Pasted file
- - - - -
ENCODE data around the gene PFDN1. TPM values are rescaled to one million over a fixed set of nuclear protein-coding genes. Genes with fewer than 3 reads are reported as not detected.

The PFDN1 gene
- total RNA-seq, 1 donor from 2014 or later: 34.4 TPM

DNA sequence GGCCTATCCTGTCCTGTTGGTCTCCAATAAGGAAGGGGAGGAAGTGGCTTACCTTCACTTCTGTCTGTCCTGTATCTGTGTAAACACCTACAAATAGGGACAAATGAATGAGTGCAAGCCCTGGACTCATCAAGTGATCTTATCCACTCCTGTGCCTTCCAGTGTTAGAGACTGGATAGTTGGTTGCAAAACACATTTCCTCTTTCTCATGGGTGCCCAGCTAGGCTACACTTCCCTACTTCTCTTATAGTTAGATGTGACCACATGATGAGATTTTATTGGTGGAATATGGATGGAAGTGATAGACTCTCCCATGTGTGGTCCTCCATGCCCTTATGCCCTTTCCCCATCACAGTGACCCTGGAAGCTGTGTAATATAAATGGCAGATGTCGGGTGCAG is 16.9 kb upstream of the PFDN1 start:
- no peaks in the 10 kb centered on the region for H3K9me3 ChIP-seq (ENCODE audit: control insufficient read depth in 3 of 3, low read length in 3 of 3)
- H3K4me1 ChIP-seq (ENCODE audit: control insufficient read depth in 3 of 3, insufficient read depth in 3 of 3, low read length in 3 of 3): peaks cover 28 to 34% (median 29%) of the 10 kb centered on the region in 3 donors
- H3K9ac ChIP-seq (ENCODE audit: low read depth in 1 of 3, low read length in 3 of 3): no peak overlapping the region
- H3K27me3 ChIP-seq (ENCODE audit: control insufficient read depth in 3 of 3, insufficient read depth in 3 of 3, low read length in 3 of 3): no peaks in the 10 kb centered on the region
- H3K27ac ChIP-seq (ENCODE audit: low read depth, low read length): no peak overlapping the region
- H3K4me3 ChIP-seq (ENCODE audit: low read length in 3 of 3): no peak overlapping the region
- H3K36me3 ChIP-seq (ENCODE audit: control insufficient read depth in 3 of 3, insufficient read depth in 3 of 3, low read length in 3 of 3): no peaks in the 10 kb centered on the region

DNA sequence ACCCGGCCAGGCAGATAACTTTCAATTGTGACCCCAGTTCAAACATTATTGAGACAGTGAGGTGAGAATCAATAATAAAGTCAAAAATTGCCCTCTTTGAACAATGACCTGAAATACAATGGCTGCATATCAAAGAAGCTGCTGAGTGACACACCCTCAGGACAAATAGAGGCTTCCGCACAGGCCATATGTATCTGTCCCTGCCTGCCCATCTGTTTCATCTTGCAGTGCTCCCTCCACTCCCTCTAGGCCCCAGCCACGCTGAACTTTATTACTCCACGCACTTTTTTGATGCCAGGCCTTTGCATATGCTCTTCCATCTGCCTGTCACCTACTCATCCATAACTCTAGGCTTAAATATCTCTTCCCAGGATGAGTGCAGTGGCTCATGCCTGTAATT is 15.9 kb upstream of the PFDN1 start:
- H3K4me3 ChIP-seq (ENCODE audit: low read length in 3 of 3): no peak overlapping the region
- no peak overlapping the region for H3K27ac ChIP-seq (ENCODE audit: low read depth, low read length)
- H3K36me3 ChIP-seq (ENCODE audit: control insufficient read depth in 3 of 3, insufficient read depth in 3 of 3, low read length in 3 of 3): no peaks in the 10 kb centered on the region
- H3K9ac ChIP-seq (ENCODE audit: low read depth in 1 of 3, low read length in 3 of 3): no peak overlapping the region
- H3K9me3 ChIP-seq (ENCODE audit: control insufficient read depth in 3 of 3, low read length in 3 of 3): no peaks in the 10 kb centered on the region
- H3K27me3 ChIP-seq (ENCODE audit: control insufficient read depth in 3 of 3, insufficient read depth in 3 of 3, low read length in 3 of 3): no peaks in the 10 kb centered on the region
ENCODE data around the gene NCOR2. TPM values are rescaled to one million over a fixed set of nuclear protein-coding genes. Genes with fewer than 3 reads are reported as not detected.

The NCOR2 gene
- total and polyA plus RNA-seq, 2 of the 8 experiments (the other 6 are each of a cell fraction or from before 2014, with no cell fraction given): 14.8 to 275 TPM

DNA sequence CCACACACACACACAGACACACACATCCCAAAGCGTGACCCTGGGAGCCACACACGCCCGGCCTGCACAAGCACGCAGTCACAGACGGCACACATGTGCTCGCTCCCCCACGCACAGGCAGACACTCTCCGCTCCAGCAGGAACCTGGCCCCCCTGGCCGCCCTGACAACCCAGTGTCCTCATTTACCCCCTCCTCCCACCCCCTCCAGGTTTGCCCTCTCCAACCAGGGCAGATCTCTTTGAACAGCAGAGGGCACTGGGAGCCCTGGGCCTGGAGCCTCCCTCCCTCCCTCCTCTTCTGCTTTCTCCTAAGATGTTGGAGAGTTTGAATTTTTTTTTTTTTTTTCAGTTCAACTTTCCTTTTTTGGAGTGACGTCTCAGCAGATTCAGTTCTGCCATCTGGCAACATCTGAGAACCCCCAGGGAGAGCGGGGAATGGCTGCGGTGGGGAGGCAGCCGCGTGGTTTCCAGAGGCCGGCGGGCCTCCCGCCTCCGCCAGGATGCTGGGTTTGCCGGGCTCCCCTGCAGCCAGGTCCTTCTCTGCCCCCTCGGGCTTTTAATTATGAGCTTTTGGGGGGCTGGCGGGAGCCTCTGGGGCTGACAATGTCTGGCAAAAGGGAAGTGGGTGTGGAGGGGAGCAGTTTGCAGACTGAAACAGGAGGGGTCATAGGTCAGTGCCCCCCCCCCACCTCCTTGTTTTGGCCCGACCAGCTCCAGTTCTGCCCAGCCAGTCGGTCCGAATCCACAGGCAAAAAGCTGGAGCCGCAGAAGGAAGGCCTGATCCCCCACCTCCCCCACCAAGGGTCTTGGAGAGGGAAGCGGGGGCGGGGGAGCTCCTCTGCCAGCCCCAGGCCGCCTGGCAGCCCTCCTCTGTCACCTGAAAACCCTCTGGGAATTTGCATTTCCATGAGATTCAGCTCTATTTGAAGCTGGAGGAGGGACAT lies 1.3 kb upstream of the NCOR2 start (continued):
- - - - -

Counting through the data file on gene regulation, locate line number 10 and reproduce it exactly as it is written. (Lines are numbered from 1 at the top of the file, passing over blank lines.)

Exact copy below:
- H3K4me3 ChIP-seq (ENCODE audit: low read length in 3 of 3): no peak overlapping the region